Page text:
Officials from the Justice Department and Federal Trade Commission today sought to assure companies that sharing information on cybersecurity threats won’t violate antitrust laws.
A new joint policy statement explains that sharing data is permitted – and indeed encouraged – because it involves highly technical data and shouldn’t involve information on pricing.
“This is an antitrust no-brainer,” William J. Baer, Assistant Attorney General for the Antitrust Division, said in prepared remarks. “Companies who engage in properly designed cyber threat information sharing will not run afoul of the antitrust laws.”
Sharing information is good public policy, Baer said, because cyber threats are increasing in volume and complexity. The government wants companies to share information on cyber threats to help all companies protect from hackers who might steal costumer data or break into servers housing sensitive intellectual property.
Some companies already share information on incidents and threat signatures, the Justice Department said – many companies, however, have been hesitant to do so for fear of trouble from antitrust enforcers.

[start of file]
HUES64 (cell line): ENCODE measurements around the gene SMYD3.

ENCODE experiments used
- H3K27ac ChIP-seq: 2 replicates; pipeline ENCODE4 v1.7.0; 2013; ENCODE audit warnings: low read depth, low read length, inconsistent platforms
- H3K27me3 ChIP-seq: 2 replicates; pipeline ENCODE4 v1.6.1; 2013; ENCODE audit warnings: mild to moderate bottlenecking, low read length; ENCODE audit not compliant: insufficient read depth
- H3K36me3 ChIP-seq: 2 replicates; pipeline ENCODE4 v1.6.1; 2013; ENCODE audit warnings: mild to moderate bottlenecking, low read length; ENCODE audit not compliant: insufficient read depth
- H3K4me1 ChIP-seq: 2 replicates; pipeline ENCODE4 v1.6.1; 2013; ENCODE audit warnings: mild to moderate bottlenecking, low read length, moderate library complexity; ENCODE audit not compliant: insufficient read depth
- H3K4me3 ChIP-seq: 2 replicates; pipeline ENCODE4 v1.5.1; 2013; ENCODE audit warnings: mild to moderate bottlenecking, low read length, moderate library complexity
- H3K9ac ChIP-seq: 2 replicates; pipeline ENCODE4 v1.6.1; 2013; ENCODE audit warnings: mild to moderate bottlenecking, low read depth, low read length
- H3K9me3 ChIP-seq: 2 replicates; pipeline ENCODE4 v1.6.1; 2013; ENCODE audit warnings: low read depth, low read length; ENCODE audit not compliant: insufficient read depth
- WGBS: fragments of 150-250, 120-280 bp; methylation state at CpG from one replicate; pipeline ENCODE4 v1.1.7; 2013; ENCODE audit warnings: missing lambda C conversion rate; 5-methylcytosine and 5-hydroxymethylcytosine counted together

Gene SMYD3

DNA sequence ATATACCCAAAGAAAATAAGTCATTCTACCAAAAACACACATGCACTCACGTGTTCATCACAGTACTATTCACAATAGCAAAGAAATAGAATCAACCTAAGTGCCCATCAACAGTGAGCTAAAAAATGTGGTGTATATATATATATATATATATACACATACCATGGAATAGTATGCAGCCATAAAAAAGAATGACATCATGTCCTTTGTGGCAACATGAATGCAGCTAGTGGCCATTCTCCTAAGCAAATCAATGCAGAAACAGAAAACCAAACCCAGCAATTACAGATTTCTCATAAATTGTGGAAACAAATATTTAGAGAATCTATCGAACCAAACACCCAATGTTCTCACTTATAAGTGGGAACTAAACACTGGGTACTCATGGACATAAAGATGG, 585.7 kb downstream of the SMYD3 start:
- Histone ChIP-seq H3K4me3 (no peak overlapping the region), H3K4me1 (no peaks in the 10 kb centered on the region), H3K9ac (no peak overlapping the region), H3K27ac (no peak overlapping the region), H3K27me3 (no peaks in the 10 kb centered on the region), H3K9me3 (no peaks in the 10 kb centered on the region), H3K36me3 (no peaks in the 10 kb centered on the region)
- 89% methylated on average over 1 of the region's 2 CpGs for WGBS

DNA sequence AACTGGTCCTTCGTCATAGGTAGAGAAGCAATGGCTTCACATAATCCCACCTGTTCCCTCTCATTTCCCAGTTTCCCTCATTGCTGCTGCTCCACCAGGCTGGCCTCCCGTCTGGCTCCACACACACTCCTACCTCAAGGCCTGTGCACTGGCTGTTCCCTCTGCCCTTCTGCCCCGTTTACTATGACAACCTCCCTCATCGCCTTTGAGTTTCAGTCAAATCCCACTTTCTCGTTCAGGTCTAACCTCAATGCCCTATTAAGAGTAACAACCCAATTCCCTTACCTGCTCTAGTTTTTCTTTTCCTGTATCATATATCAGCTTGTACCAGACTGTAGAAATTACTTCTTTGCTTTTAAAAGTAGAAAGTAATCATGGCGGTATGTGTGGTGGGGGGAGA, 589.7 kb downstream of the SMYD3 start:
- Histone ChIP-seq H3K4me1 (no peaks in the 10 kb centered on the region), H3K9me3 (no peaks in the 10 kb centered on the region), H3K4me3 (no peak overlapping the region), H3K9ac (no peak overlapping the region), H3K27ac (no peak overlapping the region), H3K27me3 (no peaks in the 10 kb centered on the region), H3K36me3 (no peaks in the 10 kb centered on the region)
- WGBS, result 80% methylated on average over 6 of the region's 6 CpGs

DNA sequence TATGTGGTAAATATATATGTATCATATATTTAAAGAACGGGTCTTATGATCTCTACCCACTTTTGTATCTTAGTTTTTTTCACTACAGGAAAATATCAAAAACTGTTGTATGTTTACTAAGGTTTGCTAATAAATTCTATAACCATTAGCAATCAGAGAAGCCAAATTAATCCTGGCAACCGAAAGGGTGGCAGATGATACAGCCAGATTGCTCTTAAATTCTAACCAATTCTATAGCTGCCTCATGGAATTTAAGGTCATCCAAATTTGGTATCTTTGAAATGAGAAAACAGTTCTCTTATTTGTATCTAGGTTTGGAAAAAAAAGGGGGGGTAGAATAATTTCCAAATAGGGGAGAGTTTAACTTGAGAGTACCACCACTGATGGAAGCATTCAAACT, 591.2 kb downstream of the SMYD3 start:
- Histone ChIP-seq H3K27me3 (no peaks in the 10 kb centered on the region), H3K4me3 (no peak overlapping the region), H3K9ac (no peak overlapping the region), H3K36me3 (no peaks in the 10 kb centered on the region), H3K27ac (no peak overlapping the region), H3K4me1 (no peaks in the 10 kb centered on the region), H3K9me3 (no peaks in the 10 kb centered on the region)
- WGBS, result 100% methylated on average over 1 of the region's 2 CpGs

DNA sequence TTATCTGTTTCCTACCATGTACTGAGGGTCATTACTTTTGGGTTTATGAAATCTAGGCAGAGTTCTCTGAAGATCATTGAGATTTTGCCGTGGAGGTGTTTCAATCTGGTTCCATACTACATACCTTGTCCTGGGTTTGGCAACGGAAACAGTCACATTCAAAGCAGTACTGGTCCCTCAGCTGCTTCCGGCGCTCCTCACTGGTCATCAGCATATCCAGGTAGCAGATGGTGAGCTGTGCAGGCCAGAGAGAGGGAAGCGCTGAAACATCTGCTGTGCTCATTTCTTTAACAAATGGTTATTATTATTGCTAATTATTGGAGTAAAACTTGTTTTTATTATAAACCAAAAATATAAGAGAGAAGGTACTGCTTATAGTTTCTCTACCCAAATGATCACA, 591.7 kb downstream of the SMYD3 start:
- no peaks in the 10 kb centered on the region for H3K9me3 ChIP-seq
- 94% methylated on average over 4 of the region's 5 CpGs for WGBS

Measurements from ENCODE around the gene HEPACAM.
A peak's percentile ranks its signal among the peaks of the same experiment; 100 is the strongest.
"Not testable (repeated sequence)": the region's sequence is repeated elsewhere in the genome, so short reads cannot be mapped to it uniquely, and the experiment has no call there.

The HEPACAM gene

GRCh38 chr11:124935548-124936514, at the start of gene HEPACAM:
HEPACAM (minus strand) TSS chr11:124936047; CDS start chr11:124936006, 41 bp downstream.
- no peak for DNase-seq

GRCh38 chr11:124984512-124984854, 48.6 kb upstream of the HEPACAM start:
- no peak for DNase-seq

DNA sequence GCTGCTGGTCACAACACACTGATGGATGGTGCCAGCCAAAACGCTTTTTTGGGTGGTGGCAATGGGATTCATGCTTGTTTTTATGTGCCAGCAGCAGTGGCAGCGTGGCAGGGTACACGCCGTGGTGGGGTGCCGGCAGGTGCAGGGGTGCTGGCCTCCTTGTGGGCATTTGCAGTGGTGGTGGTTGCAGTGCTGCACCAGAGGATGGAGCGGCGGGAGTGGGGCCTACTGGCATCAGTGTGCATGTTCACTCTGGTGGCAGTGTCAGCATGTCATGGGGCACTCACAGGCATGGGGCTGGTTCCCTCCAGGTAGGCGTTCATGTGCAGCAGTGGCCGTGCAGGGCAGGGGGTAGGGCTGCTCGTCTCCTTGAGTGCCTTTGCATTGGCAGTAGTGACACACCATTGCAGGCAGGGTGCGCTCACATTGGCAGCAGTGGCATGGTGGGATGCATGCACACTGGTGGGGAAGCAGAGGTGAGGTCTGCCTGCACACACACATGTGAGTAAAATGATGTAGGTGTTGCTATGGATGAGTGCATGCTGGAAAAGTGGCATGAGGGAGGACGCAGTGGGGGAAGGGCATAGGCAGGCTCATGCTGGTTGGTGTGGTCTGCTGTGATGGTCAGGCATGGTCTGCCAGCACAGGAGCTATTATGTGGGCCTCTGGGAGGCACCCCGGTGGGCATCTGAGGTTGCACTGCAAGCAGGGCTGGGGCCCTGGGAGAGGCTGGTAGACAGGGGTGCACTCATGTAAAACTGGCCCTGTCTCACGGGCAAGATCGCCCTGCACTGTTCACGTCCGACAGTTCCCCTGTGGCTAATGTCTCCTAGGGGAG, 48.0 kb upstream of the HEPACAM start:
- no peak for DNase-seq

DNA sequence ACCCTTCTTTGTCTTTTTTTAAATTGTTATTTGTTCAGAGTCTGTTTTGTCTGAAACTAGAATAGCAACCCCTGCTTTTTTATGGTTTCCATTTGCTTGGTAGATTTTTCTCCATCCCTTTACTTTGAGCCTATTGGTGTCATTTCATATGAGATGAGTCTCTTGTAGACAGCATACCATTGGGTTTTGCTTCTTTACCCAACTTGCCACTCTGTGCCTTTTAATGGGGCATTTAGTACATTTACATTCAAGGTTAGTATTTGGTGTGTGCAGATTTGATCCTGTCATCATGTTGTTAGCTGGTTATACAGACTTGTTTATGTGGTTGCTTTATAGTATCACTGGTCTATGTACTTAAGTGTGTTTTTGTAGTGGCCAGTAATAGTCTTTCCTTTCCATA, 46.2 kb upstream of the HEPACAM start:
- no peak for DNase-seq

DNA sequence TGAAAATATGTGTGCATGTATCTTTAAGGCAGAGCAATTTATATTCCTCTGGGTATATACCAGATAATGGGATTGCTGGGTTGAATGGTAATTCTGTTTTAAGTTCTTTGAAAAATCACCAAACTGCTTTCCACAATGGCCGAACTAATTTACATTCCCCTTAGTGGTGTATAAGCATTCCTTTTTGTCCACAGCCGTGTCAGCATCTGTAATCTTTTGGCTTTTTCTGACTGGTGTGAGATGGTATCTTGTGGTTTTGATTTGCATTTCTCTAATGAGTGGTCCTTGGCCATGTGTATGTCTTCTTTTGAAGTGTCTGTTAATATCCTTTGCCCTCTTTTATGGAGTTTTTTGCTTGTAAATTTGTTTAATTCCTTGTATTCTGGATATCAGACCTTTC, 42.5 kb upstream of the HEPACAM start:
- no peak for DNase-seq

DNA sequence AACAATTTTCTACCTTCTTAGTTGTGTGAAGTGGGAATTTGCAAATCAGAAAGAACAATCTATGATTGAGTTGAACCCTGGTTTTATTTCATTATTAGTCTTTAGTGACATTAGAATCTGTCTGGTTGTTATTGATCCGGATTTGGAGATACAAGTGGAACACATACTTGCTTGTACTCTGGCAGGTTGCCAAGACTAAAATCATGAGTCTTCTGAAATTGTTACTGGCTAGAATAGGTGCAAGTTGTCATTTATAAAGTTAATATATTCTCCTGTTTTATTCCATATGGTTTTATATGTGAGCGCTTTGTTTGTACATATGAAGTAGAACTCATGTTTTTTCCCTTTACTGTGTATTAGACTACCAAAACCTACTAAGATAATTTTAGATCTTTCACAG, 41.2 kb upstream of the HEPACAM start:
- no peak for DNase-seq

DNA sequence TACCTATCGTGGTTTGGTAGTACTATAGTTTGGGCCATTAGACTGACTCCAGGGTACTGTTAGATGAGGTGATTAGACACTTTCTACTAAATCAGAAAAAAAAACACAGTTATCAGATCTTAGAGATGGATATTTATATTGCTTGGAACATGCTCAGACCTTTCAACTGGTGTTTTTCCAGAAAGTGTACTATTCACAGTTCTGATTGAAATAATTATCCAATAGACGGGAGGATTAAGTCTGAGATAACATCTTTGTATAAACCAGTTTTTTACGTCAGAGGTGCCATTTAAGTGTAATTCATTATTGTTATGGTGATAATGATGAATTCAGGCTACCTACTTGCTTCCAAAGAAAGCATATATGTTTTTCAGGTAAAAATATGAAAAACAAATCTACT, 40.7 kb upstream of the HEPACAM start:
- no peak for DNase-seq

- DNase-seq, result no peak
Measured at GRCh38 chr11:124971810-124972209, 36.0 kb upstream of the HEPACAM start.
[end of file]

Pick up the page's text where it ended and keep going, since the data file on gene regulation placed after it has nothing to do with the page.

The government today wants to calm those worries.
“We speak often about the importance of information sharing,” Deputy Attorney General James Cole said in prepared remarks. “But today, we are taking a concrete step to help encourage it.”
Cole said he has spoken to companies across the country to hear their input on information sharing.
With proper safeguards, Baer said, companies can share information without hassle.
Threat data isn’t likely to involve any information on pricing or foster any anticompetitive behavior, Baer said.
In 2000, the Antitrust Division issued a letter to the Electric Power Research Institute Inc., saying it had no intention of taking action against a research institution hoping to share cybersecurity information, including real-time threat data.
Today’s policy statement confirms that stance across all industries.
In addition to information sharing between companies, Cole stressed that information also needs to be shared by companies with the government and by the government with the private sector.